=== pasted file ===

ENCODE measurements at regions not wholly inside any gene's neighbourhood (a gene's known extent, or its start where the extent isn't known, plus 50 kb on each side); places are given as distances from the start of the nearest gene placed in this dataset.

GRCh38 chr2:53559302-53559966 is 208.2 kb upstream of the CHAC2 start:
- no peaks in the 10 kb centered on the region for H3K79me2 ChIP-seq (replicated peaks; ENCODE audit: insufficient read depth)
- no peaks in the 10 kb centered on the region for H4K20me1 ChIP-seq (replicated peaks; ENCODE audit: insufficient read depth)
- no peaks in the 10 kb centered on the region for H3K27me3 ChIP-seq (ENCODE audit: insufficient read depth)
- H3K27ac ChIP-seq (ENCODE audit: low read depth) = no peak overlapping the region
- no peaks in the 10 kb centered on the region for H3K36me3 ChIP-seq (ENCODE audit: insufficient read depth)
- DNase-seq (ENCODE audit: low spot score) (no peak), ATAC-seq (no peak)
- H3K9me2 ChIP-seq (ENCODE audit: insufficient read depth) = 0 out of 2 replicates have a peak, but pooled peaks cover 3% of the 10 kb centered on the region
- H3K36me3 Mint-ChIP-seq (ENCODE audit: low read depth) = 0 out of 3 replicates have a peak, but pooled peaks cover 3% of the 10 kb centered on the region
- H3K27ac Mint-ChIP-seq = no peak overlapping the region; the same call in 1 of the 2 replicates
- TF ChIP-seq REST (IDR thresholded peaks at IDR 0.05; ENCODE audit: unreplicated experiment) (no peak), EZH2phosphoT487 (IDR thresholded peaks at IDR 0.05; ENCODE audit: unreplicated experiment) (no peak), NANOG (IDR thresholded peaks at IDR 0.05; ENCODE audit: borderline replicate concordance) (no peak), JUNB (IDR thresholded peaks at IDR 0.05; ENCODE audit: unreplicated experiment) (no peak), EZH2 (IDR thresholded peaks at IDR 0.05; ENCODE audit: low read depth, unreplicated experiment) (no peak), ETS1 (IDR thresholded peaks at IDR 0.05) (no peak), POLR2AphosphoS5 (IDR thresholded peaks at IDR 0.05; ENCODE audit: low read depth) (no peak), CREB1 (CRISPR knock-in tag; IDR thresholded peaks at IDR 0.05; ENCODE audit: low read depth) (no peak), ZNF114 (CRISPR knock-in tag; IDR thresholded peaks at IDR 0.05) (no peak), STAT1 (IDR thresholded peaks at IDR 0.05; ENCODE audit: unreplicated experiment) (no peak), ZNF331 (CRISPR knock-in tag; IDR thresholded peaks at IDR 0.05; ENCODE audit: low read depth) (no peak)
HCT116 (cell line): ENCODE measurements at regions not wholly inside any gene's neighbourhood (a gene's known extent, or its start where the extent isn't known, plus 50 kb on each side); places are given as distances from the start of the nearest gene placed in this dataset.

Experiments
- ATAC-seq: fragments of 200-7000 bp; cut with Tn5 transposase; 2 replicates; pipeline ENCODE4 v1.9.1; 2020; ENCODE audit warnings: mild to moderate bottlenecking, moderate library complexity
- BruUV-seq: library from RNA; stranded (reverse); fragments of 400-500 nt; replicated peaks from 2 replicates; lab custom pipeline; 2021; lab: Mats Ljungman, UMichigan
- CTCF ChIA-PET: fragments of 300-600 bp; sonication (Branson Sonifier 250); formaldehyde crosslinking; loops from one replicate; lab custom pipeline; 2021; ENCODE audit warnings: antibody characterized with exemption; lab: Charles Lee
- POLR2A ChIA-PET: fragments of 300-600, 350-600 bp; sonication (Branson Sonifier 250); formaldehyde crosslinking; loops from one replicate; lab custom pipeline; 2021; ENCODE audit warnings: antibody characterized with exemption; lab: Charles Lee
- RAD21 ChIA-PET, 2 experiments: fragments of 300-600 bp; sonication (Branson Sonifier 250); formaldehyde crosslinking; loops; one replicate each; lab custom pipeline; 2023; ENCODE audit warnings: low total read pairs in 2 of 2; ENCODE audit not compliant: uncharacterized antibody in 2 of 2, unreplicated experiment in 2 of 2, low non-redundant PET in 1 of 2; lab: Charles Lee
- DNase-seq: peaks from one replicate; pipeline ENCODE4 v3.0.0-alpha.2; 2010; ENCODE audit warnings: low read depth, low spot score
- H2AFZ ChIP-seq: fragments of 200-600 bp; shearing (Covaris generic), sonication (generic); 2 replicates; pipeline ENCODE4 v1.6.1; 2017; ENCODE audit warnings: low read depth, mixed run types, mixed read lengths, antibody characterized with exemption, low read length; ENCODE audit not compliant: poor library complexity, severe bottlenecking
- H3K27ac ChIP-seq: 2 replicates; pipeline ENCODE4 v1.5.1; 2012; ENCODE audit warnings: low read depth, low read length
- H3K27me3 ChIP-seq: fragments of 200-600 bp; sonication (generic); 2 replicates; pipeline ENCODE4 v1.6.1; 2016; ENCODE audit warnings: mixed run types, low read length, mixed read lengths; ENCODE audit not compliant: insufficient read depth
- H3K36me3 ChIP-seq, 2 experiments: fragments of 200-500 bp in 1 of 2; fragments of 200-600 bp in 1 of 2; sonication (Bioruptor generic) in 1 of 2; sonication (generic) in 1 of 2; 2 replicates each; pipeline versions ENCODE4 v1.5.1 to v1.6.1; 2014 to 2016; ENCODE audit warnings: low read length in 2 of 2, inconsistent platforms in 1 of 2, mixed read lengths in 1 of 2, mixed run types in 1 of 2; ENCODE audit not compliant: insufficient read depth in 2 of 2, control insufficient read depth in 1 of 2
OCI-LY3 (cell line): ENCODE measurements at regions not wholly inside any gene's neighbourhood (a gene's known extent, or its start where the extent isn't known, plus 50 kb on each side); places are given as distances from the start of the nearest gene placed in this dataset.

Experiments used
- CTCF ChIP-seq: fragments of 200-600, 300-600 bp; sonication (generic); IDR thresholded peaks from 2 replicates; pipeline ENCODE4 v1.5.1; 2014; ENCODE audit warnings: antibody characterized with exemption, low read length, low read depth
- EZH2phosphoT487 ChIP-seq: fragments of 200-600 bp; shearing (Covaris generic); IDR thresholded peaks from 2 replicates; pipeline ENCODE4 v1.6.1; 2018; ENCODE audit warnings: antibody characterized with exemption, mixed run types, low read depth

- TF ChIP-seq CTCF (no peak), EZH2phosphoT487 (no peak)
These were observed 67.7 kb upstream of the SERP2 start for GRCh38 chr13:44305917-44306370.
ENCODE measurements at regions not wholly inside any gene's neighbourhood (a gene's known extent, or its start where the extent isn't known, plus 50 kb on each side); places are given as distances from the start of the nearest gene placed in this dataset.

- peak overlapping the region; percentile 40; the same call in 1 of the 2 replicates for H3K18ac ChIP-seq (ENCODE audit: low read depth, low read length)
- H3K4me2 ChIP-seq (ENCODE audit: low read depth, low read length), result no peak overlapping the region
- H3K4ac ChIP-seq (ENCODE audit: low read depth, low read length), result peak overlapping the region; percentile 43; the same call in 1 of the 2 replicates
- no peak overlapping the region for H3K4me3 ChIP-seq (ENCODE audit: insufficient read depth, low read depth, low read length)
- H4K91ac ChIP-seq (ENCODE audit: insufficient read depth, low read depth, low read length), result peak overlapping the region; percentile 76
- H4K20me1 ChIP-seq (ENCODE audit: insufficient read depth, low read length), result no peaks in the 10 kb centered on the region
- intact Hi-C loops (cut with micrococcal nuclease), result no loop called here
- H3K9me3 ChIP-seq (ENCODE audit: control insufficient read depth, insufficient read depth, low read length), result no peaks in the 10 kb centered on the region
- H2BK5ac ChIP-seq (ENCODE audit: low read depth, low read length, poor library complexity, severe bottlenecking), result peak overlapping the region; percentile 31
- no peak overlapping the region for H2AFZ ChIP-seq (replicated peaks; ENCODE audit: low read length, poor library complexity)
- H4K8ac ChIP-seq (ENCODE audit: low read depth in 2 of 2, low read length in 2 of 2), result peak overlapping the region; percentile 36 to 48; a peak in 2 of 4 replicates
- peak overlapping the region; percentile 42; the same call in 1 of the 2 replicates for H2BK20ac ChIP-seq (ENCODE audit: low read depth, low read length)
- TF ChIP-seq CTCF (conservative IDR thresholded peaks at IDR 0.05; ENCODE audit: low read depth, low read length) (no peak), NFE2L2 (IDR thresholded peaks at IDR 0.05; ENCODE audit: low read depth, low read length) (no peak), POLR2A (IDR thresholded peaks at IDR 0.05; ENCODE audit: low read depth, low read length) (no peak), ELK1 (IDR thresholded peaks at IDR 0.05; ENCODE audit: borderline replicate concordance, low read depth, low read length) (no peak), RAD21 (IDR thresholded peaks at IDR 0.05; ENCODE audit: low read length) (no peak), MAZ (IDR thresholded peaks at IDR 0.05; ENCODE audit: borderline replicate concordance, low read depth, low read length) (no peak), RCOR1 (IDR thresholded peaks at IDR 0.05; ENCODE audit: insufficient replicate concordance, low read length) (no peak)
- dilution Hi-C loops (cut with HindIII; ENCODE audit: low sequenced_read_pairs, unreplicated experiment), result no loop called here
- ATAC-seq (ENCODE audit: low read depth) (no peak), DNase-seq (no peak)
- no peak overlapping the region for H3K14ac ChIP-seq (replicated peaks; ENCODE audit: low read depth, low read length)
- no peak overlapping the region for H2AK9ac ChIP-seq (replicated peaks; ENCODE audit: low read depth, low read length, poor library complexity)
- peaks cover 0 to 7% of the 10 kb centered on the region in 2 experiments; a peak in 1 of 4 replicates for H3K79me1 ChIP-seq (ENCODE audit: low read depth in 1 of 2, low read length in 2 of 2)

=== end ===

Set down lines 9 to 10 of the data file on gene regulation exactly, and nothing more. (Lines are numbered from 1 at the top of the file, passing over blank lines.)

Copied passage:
- H3K9me2 ChIP-seq (ENCODE audit: insufficient read depth) = 0 out of 2 replicates have a peak, but pooled peaks cover 3% of the 10 kb centered on the region
- H3K36me3 Mint-ChIP-seq (ENCODE audit: low read depth) = 0 out of 3 replicates have a peak, but pooled peaks cover 3% of the 10 kb centered on the region